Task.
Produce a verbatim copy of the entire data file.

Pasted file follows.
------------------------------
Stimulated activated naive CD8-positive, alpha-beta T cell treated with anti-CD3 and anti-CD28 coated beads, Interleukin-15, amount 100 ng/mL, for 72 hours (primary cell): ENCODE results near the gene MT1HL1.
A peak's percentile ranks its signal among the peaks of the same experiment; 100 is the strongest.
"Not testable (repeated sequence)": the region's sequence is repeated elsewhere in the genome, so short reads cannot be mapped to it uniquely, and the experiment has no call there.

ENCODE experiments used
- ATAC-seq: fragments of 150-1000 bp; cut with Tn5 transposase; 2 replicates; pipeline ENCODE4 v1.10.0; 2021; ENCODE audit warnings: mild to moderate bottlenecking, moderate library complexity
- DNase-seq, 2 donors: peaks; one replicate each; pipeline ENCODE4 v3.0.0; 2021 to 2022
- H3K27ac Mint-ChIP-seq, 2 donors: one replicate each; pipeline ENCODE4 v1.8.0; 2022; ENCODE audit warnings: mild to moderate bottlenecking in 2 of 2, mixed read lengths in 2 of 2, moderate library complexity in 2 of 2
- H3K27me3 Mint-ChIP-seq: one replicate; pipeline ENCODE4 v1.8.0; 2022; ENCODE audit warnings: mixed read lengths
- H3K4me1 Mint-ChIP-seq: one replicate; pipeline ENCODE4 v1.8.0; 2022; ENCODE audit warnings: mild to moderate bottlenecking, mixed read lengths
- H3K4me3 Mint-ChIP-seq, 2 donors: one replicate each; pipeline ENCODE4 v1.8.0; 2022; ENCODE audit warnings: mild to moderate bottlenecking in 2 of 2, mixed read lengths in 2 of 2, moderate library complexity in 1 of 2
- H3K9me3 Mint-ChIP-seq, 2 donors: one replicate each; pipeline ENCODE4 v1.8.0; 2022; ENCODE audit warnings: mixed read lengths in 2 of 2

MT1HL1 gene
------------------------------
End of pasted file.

Stimulated activated naive CD8-positive, alpha-beta T cell treated with anti-CD3 and anti-CD28 coated beads, Interleukin-15, amount 100 ng/mL, for 72 hours (primary cell): ENCODE results near the gene MT1HL1.
A peak's percentile ranks its signal among the peaks of the same experiment; 100 is the strongest.
"Not testable (repeated sequence)": the region's sequence is repeated elsewhere in the genome, so short reads cannot be mapped to it uniquely, and the experiment has no call there.

ENCODE experiments used
- ATAC-seq: fragments of 150-1000 bp; cut with Tn5 transposase; 2 replicates; pipeline ENCODE4 v1.10.0; 2021; ENCODE audit warnings: mild to moderate bottlenecking, moderate library complexity
- DNase-seq, 2 donors: peaks; one replicate each; pipeline ENCODE4 v3.0.0; 2021 to 2022
- H3K27ac Mint-ChIP-seq, 2 donors: one replicate each; pipeline ENCODE4 v1.8.0; 2022; ENCODE audit warnings: mild to moderate bottlenecking in 2 of 2, mixed read lengths in 2 of 2, moderate library complexity in 2 of 2
- H3K27me3 Mint-ChIP-seq: one replicate; pipeline ENCODE4 v1.8.0; 2022; ENCODE audit warnings: mixed read lengths
- H3K4me1 Mint-ChIP-seq: one replicate; pipeline ENCODE4 v1.8.0; 2022; ENCODE audit warnings: mild to moderate bottlenecking, mixed read lengths
- H3K4me3 Mint-ChIP-seq, 2 donors: one replicate each; pipeline ENCODE4 v1.8.0; 2022; ENCODE audit warnings: mild to moderate bottlenecking in 2 of 2, mixed read lengths in 2 of 2, moderate library complexity in 1 of 2
- H3K9me3 Mint-ChIP-seq, 2 donors: one replicate each; pipeline ENCODE4 v1.8.0; 2022; ENCODE audit warnings: mixed read lengths in 2 of 2

MT1HL1 gene